Adults With Psoriasis More Likely to Have Rheumatoid Arthritis
Subgroup analysis by age shows point estimate higher for adults aged 20 to 49 years than for those aged 50 years and older
By Physician’s Briefing Staff | June 24, 2021
Adults with psoriasis have an increased likelihood of having rheumatoid arthritis (RA) compared with adults without psoriasis, according to a study published online June 15 in the Journal of the American Academy of Dermatology.
Amylee Martin, from the School of Medicine at the University of California Riverside, and colleagues examined the association between RA and psoriasis using data from the 2009 to 2014 National Health and Nutrition Examination Survey. RA and psoriasis status was available for 16,066 participants aged 20 years and older.
The researchers found that about 8.1 percent of those with psoriasis and 4.0 percent of those without psoriasis reported a history of RA. In a multivariate analysis, compared with those without psoriasis, adults with psoriasis were more likely to have RA (adjusted odds ratio, 1.94; 95 percent confidence interval, 1.27 to 2.97; P = 0.003). Participants aged 20 to 49 years had a higher point estimate (odds ratio, 2.82; 95 percent confidence interval, 1.23 to 6.44) compared with those aged 50 years and older (odds ratio, 1.64; 95 percent confidence interval, 0.99 to 2.74) in age subgroup analyses.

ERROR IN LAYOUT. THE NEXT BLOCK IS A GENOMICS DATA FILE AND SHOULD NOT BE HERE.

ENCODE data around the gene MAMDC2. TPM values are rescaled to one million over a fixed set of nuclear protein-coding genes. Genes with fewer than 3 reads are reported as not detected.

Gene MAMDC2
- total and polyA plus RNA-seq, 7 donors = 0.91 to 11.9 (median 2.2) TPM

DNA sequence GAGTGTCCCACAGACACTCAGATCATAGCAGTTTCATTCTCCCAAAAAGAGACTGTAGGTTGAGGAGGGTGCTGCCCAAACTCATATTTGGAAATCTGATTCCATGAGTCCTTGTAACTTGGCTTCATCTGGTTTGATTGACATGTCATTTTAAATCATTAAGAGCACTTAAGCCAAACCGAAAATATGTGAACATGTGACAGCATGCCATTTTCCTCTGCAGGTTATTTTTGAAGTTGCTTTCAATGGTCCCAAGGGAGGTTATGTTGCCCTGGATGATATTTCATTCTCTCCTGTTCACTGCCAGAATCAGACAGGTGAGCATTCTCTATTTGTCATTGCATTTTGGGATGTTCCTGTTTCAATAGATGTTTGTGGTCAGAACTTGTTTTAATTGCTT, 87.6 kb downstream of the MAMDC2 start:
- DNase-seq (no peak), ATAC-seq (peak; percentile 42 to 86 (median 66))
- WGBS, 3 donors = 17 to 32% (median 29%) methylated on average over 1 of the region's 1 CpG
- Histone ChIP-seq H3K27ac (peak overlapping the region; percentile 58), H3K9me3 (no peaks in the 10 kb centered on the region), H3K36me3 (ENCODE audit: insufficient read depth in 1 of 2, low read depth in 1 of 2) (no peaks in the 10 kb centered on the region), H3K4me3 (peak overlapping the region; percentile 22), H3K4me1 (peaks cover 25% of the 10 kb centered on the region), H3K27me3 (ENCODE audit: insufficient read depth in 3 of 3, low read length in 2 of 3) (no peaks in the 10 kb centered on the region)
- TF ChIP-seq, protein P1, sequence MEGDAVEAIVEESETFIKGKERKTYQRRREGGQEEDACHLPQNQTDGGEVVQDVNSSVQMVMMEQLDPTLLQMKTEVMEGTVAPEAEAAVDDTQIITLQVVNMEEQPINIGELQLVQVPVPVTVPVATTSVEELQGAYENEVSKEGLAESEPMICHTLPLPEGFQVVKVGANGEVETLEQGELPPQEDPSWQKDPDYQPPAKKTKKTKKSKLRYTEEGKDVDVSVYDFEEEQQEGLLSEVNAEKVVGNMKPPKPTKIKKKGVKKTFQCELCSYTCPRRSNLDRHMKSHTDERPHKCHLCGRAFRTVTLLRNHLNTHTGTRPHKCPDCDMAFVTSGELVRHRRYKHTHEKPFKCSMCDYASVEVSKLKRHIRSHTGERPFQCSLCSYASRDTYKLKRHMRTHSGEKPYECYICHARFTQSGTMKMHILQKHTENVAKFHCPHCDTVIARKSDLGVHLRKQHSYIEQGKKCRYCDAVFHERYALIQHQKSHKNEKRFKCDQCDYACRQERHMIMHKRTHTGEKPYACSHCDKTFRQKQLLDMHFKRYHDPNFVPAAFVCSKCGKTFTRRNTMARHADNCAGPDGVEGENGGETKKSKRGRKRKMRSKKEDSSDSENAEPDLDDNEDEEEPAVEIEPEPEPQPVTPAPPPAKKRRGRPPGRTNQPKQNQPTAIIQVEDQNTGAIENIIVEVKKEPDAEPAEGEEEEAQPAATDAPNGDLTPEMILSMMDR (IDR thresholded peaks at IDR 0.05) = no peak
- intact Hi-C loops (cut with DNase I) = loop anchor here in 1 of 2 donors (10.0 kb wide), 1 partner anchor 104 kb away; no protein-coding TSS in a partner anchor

"The detrimental consequences of both diseases, including physical disability, psychological distress, and risk of major adverse cardiovascular events may be higher for individuals with both diseases compared to either disease alone," the authors write. "Consequently, prompt and effective treatment of both diseases is critical for patients with concomitant psoriasis and RA."
One author disclosed financial ties to the pharmaceutical industry.